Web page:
“They boost their speeds but then charge you more if you actually use them,” said Nashville customer Paul Frankel. “It’s the Comcast way.”

Cuomo: 100% of New York State Should Have Access to 100Mbps Broadband by 2018

ny broadbandNew York Gov. Andrew Cuomo has set a goal that every resident of New York State should have access to at least 100Mbps broadband no later than 2018.

The governor will kick off his latest broadband expansion effort with the launch of his $500 million broadband expansion program, dubbed the New New York Broadband Fund, a follow-up to the state’s $70 million public-private effort to expand broadband that began in 2012.

Much of the money awarded in the 2012 broadband expansion effort went to Wireless Internet Service Providers, institutional broadband networks, middle-mile fiber projects not accessible to the public, and emergency service network upgrades. Another $5.2 million was awarded to Time Warner Cable to expand broadband service to 4,114 households in the Capital, Central, Finger Lakes, Mid-Hudson, Mohawk Valley, NYC, North Country, Southern Tier and Western regions of New York State. In June, many of the top funding recipients also received honors from the governor’s office in the first annual New York State Broadband Champion Awards.

Gov. Cuomo

Gov. Cuomo

Despite the money, the 2012 effort did not make a significant dent in the pervasive problem of broadband availability in upstate New York.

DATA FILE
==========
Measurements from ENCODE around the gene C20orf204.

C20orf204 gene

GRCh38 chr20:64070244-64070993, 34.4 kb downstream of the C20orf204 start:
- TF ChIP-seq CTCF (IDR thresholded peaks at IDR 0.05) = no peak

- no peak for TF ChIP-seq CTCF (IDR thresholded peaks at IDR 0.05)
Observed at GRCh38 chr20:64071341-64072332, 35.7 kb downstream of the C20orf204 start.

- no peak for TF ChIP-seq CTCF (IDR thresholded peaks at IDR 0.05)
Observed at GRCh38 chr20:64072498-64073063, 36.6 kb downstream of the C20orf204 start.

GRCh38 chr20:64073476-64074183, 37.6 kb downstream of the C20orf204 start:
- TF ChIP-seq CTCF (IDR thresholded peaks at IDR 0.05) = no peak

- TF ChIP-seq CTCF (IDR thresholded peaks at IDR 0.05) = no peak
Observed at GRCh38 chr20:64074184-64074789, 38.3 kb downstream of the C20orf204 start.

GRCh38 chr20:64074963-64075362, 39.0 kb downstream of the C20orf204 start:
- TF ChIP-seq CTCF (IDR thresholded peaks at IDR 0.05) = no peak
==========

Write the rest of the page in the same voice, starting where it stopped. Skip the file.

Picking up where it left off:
While Gov. Cuomo is committed to a target speed of 100Mbps within the next four years, more than one million New York households still cannot access broadband that achieves the state minimum — 6.5Mbps. That includes 113,000 businesses.

The governor’s solution is to subsidize private businesses with more tax dollars to resolve the broadband problem, with a significant part of the next round of funding likely to reach more institutional and public safety networks off-limits to the public, middle mile network expansion that can build state-of-the-art fiber rings that do not connect to end users, and an even bigger amount handed to Time Warner Cable (or Comcast if the state approves a merger with Time Warner Cable) and rural phone companies like Frontier Communications. Much of the money awarded to last mile providers like cable and phone companies will placate those that have stubbornly refused to expand further into rural areas unless taxpayers pick up some of the expense.

“In some of these areas, there’s just not a business case for these [service] providers to build out,” said David Salway, director of the New York State Broadband Program office. “The cost far exceeds what the revenue might be for that area.”

An unintended consequence of the broadband funding effort could be taxpayers subsidizing the establishment of for-profit monopolies in rural corners of the state. Although Salway told Capital NY he wanted to make sure New Yorkers had a choice, he clarified he was referring to a choice in technology, not service providers.